- VPNs are usually paid (you shouldn’t trust free services as they have limitations and tend to mine your data) while many proxy servers are free;
- A VPN connection is more reliable while proxy server connections drop more frequently.
Frequently Asked Questions
What Does a VPN Do?
A VPN (Virtual Private Network) creates a secure connection between your device and the internet. The service encrypts your data and sends it through a remote, private server before passing it onto your requested website or application.
When you use a VPN, it masks your IP address and allows you to:
- Protect yourself against government and ISP surveillance
- Prevent attackers from spying on your personal information
- Hide your identity and activity from advertisers
- Bypass internet censorship and IP blocks
- Stay safe on public WiFi networks
- Stop ISP throttling
- Torrent securely
- Access region-restricted streaming sites and unlock Netflix libraries
Using a VPN is one of the best ways to ensure your privacy, security and freedom online.
Are Free VPNs Safe?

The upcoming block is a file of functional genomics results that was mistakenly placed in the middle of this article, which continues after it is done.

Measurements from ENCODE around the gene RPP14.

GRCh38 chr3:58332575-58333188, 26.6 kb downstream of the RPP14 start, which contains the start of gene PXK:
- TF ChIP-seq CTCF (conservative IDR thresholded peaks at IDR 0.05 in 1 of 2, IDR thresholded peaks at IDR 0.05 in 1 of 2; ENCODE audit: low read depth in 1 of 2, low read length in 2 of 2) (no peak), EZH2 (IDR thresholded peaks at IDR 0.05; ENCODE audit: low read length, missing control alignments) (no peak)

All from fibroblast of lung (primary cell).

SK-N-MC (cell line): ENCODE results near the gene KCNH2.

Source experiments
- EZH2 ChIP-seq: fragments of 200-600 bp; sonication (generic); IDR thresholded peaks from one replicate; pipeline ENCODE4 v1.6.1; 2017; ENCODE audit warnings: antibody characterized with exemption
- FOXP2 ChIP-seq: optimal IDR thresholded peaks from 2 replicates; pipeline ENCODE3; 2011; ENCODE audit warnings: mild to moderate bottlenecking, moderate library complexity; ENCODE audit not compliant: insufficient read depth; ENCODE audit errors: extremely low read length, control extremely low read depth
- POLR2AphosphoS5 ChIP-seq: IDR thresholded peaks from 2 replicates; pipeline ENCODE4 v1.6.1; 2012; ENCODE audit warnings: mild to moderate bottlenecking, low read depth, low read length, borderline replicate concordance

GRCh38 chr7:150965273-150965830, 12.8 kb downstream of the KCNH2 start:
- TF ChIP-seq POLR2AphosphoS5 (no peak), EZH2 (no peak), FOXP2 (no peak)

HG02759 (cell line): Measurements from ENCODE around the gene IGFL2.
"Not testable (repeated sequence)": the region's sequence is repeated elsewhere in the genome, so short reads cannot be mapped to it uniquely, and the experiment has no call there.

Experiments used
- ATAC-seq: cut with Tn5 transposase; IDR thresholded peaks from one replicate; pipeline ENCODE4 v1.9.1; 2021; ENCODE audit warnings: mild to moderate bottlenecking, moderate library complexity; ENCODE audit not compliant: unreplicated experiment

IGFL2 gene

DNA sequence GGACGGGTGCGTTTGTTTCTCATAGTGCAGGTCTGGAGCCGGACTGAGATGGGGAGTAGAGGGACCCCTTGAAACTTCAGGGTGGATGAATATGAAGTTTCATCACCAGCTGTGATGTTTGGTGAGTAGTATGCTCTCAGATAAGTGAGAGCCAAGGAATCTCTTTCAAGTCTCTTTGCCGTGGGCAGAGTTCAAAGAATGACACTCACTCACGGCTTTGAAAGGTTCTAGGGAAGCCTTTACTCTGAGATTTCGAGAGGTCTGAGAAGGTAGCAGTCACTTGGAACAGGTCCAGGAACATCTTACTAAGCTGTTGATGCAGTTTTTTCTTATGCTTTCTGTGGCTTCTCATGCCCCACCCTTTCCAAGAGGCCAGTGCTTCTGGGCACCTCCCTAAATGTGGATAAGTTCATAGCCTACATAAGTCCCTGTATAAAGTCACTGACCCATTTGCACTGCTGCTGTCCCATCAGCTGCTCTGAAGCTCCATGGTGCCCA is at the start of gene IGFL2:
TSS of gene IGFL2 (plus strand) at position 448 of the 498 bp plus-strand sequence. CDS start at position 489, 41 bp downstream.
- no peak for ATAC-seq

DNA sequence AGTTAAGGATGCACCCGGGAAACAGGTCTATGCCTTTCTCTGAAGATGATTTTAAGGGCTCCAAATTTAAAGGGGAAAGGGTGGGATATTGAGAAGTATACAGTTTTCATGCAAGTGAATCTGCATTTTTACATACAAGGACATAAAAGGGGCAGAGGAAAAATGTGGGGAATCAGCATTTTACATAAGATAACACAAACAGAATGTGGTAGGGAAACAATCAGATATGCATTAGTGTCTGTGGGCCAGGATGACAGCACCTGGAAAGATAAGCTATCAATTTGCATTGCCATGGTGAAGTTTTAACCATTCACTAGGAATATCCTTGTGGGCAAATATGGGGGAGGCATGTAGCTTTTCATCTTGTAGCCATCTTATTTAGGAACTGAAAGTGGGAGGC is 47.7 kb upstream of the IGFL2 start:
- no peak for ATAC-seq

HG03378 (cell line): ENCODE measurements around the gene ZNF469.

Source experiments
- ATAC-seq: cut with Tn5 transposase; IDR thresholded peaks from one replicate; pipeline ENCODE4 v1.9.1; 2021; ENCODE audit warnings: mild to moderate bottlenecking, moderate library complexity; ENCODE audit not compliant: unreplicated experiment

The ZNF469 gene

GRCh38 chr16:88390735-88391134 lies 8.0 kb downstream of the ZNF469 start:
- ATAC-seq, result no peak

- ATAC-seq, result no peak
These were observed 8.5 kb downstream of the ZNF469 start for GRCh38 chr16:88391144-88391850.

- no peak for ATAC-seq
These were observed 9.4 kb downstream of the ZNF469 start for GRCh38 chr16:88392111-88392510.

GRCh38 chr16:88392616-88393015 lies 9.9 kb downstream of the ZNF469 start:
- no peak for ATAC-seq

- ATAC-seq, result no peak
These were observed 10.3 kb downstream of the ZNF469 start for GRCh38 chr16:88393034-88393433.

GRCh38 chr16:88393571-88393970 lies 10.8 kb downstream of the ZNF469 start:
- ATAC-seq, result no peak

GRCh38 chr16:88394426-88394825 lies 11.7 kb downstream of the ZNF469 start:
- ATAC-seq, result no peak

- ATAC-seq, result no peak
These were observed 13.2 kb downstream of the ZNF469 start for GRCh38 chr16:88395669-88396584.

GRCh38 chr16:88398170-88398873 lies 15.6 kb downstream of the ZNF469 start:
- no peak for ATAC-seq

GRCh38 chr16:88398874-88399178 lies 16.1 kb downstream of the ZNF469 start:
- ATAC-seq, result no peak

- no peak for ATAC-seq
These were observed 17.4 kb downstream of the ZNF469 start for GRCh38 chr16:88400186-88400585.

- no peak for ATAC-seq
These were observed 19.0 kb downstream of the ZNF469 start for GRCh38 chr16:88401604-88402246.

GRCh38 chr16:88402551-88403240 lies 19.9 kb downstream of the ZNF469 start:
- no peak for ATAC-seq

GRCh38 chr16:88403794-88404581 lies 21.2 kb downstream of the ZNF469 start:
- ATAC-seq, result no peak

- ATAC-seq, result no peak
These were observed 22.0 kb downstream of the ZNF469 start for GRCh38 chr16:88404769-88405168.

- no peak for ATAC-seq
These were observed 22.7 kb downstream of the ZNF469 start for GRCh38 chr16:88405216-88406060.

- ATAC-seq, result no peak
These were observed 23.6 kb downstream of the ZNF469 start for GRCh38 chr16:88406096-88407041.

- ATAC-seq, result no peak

There are lots of free VPNs on the market, but most of them are limited at best and dangerous at worst.
Without an income from subscription fees, free VPNs are far more likely to offer insecure, slow, or ineffective services and monetize their users by tracking, storing, or selling your personal information and online activity.
Clearly, using a free VPN can sometimes be worse than using no VPN at all.
It’s not all bad news, though. There are some free VPN services that we consider safe to use. They might not unblock Netflix reliably or work for torrenting, but they’ll hide your IP address, secure your data without leaks, and give you good connection speeds.
There are also ‘freemium’ VPN services, where providers offer users a free trial or restricted version of their paid product.
Freemium VPNs are more trustworthy than free VPNs. They make money from subscriptions, so are less inclined to monetize their users.
Do VPNs Slow Down Your Internet?
All VPNs will slow down your internet speeds to some degree. With the very best VPNs, however, the impact is negligible.
Fundamentally, a VPN works by diverting your web traffic through its own servers. As with any diversion, this adds distance to the connection’s journey and reduces its speed.
Encryption can also add to the time taken to load sites or download files. Loosely speaking, the stronger the encryption, the longer the delay.
To maximize your VPN speeds, you can choose a VPN server closer to your physical location or change the VPN protocol. Faster protocols include IKEv2 or WireGuard.